The colony had in its centre, what we kids used to call, a jungle. It was basically a quite densly forested area with a few foxes as the only wild inhabitants. What it also meant that during the rainy season you could sit on the balcony of your home and see the rain falling in the jungle and the water making small streams in the mud. There were also the sparrows, the hummingbirds, the koels and the parrots to be seen. In short, it was a very green city with lots of trees and parks, little pollution (the steel plant was on theoutskirts of the city) and no water or electricity shortages. I used to boast about it all the time when faced with the power cuts in my maternal grandfather's home in Silchar which we used to go during the summer vacations. Life was good and I was as happy as one could be.

Gradually the years rolled by. Scooters replaced the bicycles, tuitions replaced cricket, we moved from Qr. No. 3016 to Qr. No. 1019, a few friends left, some things changed. I came to know about life in another city called New Delhi and all of a sudden, Bokaro became smaller and ceased to be the best place in the world. Nevertheless my family was still there and the bimonthly visits continued. But with each visit, the city kept shrinking. Delhi is great and spending my college life here is probably one of the best things to have happened to me but whenever I go to the place I spent my childhood in and walk the streets which used to be our playground, go to my school (which warrants a post in itself), visit old acquaintances; the floodgates of memories open up. I feel a strange calm descend upon me and however bored I get there after a few days, the day before leaving is always difficult. My father would be retiring in another four or five years and move to Kolkata. I wonder after that if ever I would visit that place, the place who's name more often than not brings the same statement from people I have just met..."Bokaro... oh Steel Plant....". Yes, Steel Plant but also my childhood, my home.

Tuesday, May 16, 2006

Thank you for the Music - 1

Even as the train ground to a halt in New Jalpaiguri station, hawkers and peddlers had already started making their way into our compartment. If you have ever travelled by train in this part of the country you would know what's the predominant item that all of them carry around. From digital watches to cameras to two-in-ones (yes this was early 90's and two-in-ones were still in fashion) contraband from across the border used to be sold as openly and matter of factly as anything under the sun. Being a ten year old kid, most of these flashy gadgets did not catch my attention unless it was a Yo-Yo with neon lights or a toy airplane or perhaps something which made a lot of noise. So it was but natural when I requested my father to let me have a look at "that thing" when one of the peddlers came to our berth and turned on the demo of the Casio SA-1. For the uninitiated, the Casio SA-1 is the smallest model of the synthesizers or keyboards or Casios as they have also come to be called, that are available in the market. Anyway, my father was both surprised and amused by this request as I had never before seen such a thing and so he thought that I had obviously mistaken it for another toy which did nothing but make a lot of noise.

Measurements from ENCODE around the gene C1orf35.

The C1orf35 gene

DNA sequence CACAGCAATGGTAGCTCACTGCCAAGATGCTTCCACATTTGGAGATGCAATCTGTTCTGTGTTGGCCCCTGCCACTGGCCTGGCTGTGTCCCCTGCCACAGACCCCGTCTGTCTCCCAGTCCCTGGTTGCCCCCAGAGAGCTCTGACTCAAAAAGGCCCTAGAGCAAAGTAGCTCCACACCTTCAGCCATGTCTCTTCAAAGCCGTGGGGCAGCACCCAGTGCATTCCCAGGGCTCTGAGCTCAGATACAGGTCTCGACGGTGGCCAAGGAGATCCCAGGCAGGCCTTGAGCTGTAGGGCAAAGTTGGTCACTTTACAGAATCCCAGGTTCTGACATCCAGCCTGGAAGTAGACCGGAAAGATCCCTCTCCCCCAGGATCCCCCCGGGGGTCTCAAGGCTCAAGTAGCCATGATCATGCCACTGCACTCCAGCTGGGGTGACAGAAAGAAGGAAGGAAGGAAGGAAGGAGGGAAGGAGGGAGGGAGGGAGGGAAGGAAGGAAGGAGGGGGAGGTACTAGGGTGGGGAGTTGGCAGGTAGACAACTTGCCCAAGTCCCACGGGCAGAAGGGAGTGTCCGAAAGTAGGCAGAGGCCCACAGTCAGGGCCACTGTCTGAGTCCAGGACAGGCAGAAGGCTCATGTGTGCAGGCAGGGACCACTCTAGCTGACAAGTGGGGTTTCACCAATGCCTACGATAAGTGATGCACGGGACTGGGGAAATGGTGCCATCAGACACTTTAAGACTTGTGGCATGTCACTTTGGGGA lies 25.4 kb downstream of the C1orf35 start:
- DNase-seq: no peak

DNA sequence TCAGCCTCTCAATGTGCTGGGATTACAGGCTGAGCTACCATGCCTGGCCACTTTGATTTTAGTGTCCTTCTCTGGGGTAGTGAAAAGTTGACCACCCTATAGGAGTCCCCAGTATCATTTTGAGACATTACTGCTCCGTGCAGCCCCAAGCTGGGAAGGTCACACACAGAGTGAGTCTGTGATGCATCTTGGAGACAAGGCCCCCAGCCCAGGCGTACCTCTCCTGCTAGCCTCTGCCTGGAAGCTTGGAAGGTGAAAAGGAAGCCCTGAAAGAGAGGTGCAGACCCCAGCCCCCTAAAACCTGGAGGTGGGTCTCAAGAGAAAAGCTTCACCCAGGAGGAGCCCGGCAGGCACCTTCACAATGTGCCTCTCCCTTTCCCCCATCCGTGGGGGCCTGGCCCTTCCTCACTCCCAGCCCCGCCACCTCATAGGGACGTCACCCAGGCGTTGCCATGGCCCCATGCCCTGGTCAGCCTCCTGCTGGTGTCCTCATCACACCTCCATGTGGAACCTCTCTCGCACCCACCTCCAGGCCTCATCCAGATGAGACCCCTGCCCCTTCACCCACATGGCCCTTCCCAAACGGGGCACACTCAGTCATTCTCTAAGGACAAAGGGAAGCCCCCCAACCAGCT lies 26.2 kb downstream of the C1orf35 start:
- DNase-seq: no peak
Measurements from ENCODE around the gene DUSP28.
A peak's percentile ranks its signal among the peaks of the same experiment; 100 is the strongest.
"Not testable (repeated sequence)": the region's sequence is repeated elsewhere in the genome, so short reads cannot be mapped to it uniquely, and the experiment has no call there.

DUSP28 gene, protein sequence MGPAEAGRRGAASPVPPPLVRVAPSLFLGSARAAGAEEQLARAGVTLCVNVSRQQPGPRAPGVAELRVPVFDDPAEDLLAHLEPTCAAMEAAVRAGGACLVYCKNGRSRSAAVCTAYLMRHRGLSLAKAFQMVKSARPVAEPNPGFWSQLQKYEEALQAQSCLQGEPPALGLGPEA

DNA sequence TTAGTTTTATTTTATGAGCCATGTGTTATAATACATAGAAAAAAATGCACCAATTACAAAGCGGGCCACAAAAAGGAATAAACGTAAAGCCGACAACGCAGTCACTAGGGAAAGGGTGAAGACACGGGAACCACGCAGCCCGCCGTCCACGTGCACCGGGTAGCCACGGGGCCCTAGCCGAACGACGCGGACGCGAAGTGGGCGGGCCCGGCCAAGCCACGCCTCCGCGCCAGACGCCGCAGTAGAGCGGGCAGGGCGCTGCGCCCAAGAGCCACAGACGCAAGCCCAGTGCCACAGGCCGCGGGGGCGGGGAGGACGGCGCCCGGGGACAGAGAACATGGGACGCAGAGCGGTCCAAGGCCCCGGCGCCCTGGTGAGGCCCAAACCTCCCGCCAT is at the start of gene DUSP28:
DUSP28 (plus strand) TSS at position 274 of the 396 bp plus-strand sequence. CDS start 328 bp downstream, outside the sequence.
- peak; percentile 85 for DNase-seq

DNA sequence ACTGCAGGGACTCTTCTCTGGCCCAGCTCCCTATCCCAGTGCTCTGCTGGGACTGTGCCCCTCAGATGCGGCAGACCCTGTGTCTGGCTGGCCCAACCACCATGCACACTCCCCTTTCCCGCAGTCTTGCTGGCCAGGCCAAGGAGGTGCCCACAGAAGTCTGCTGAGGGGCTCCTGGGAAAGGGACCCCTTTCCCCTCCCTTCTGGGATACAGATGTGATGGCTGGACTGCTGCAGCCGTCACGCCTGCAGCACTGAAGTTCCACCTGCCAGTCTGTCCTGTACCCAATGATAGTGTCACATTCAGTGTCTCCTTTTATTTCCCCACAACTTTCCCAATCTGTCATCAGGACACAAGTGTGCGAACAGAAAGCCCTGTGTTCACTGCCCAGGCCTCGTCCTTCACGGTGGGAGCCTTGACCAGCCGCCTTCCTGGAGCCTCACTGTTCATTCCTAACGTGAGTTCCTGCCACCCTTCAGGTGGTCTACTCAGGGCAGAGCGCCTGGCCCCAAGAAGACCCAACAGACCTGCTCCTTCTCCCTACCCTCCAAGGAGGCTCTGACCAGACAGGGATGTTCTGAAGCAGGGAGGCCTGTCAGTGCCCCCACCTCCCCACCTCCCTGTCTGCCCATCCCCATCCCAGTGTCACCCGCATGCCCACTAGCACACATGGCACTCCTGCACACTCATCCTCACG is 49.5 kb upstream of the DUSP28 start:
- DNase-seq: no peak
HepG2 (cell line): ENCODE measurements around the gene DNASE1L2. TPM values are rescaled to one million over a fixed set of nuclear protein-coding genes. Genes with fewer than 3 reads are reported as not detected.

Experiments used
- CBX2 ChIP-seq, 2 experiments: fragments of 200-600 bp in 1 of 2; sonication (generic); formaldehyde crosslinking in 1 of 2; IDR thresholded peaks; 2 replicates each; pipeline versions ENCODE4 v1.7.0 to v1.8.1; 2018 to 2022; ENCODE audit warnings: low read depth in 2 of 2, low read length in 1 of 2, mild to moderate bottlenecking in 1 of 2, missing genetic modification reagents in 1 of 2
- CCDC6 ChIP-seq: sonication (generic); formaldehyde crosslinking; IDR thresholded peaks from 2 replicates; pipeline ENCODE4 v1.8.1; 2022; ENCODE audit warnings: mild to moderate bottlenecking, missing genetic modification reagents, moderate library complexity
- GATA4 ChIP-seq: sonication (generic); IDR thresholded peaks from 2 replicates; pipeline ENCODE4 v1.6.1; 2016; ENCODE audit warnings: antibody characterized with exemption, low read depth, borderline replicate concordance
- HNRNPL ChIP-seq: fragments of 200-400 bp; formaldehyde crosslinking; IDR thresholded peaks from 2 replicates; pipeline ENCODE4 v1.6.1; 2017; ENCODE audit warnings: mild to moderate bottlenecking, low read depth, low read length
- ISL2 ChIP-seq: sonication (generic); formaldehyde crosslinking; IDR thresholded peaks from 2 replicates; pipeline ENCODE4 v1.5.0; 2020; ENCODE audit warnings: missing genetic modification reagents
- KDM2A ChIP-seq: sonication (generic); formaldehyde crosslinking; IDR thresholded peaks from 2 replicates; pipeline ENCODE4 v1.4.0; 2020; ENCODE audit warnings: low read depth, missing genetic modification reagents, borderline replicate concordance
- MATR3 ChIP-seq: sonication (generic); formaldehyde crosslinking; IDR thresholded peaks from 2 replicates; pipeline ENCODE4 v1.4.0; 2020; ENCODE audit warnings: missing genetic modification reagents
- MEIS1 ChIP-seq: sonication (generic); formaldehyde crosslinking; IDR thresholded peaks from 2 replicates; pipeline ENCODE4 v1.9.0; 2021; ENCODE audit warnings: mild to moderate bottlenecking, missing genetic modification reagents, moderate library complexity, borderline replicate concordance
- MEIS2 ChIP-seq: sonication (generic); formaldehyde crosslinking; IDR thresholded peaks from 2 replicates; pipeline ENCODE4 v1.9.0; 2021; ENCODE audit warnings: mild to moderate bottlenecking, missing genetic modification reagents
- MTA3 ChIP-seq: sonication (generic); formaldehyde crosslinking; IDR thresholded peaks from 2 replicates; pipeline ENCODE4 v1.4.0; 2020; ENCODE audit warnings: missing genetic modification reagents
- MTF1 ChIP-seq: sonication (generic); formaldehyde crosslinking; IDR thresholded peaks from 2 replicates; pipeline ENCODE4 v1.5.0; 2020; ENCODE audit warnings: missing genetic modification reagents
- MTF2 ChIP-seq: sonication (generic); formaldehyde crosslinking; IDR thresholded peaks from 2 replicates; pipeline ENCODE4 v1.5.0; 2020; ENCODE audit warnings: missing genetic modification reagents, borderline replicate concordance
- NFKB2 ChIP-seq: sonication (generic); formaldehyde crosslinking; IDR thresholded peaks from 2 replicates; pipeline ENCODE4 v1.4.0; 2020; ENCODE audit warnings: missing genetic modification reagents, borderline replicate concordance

Being a single child has its advantages and although I can assertively say that I have never been a demanding one, yet there was and still is an unspoken, unwritten code of understanding between my parents and I which grants me the right to request for anything I want anytime but at the same time respect their opinion about the same. This has done wonders to my relationship with my parents and in twenty four years of my existence I have almost never had to ask for anything to which they have had an objection.
Coming back to the incident, soon I had the instrument in my lap as the peddler started pressing some buttons and keys, showing us the various beats and tones that could be produced from it. After he had been done with his customary demonstration I finally had the thing to my own. So I started fiddling around with the set of black and white keys trying to produce a semblance of the latest Bollywood hit (I have no rememberance of the exact song) and to the surprise of all and sundry present there including me, within a minute or so I was actually playing it. For me, the journey had just begun.